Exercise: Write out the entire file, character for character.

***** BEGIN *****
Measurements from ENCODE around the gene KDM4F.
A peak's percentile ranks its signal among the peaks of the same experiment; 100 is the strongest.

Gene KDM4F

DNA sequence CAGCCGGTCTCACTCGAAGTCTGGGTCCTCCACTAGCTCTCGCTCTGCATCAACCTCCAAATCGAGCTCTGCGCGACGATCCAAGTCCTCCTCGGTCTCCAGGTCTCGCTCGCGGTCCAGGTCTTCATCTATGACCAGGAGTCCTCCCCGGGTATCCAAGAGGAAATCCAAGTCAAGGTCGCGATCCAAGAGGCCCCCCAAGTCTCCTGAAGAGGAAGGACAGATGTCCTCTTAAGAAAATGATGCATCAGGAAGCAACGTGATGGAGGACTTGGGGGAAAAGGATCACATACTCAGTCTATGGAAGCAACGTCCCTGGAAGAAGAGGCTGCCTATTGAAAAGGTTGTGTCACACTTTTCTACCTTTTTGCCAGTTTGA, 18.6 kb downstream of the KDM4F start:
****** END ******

Measurements from ENCODE around the gene KDM4F.
A peak's percentile ranks its signal among the peaks of the same experiment; 100 is the strongest.

Gene KDM4F

DNA sequence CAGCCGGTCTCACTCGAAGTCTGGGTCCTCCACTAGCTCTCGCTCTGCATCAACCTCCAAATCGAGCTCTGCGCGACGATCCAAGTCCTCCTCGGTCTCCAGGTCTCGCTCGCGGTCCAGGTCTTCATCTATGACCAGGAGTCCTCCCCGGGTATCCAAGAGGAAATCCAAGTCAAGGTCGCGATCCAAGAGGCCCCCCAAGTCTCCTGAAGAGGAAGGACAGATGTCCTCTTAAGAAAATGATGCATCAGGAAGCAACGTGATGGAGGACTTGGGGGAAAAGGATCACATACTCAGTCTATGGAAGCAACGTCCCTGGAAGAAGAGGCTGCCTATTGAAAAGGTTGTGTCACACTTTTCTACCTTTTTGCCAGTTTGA, 18.6 kb downstream of the KDM4F start: